The wet spring (preceded by a wet winter and a wet fall) have created interesting conditions out there for rice. Many fields are shallow-rooted due to the prolonged wet and mild conditions. With that, more herbicide injury is beginning to show up, even with normally safe rice herbicides.
In some instances, we’re seeing what is known as delayed phytotoxicity syndrome (DPS) or some refer to it as delayed phytotoxic shock.
Either way, it’s bad.
You get stunted, discolored plants, fish-hooking tillers, and rigid/crunchy feeling plants. The answer is to reduce the flood back to at least muddy for a few days and expose the roots to oxygen and the majority of plants will begin to grow out of it. The more severe the problem, the more a greater drydown period is needed.
Cosmetic Effects In Random Pattern
While we have fields with true deficiency problems, many only have that appearance. Not unlike the DPS topic above, many fields display a yellow flash that has no discernible pattern. Actually, a lack of a pattern is a pattern. For example, ALS injury is often referred to as a Permit pattern.
Not to pick on that product, but keep in mind that any of our ALS herbicides can ultimately be responsible, but particularly those that we use most to target sedges.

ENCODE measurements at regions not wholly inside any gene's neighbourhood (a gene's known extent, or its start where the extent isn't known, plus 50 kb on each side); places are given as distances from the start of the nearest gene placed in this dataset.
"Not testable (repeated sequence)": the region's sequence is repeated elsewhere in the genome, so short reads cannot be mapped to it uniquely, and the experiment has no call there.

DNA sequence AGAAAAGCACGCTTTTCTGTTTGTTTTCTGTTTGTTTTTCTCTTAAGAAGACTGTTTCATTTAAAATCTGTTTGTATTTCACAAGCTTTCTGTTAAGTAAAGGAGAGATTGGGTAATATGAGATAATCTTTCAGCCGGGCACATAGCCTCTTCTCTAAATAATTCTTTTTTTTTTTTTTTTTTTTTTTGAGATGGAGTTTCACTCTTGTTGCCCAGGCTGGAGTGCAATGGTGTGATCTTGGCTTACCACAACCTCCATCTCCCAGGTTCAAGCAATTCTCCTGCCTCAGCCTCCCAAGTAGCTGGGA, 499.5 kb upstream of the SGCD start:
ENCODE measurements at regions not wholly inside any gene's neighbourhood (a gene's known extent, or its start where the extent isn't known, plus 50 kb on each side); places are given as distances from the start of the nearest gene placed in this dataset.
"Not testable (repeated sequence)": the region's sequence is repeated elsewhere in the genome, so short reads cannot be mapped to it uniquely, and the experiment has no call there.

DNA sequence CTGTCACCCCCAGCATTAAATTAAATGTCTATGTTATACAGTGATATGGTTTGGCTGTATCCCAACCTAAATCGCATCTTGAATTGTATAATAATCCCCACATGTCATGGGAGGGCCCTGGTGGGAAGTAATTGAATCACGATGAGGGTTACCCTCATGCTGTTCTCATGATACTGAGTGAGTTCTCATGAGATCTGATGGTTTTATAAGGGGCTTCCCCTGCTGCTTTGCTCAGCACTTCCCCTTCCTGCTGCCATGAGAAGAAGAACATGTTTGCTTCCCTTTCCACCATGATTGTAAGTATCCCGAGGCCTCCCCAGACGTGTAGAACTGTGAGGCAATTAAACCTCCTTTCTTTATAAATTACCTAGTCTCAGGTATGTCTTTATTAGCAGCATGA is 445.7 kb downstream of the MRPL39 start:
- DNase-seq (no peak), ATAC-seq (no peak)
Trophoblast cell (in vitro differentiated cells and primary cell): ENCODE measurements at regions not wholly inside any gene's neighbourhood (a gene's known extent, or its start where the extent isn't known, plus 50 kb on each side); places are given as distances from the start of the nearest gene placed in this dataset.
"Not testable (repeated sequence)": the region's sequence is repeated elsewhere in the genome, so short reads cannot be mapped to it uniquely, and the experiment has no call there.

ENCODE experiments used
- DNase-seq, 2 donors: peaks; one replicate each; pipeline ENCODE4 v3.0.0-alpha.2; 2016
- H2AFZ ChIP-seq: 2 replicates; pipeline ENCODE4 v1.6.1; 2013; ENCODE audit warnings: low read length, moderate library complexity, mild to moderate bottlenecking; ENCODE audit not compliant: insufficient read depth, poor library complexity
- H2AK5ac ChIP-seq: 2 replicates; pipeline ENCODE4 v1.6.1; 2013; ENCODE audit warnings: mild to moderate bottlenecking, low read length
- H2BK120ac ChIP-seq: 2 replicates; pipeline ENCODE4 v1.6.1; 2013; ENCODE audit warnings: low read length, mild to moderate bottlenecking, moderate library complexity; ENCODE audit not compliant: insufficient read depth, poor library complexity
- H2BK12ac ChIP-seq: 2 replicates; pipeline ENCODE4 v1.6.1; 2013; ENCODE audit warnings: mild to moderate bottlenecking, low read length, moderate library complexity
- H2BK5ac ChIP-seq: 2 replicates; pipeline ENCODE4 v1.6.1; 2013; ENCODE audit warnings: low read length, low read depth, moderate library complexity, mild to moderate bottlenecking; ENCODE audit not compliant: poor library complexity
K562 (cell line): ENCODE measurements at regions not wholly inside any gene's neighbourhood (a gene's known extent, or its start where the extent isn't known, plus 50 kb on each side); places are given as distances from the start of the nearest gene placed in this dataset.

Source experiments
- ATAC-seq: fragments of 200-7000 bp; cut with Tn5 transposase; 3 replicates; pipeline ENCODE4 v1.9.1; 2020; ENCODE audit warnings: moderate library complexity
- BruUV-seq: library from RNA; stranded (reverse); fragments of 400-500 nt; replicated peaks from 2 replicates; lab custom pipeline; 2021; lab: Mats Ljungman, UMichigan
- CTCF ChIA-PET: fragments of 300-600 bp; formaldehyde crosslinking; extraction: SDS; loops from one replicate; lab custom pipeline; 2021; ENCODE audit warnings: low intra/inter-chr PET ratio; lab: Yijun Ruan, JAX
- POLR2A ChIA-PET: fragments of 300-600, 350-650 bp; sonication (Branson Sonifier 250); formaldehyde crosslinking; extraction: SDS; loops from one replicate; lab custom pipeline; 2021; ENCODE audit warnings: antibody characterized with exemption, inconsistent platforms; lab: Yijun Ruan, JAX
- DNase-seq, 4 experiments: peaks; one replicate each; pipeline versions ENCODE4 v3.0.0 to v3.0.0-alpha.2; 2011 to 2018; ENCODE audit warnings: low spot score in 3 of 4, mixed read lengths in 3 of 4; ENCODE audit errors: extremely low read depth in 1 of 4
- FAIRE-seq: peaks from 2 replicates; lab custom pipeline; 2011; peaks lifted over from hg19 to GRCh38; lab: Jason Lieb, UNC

Essentially the injury occurs in a seemingly random pattern, but you get very bright yellow tissue. Sometimes there is not particular standout symptomology of a particular deficiency. Also, you are unlikely to find a true deficiency upon tissue sampling. The plant is basically sick from the herbicide but that is caused by environmental conditions and the conditions of the soil it’s growing in.
The answer is the same as for DPS – drain. Take the water off for a few days if the injury appears on a large enough area of the field. Upon re-flooding it will grow out of it.
Particularly with this situation – don’t be too quick to dismiss what could be a real nutrient deficiency. While you’re draining, have tissue and soil samples analyzed to be sure that nothing stands out that could be a compounding factor.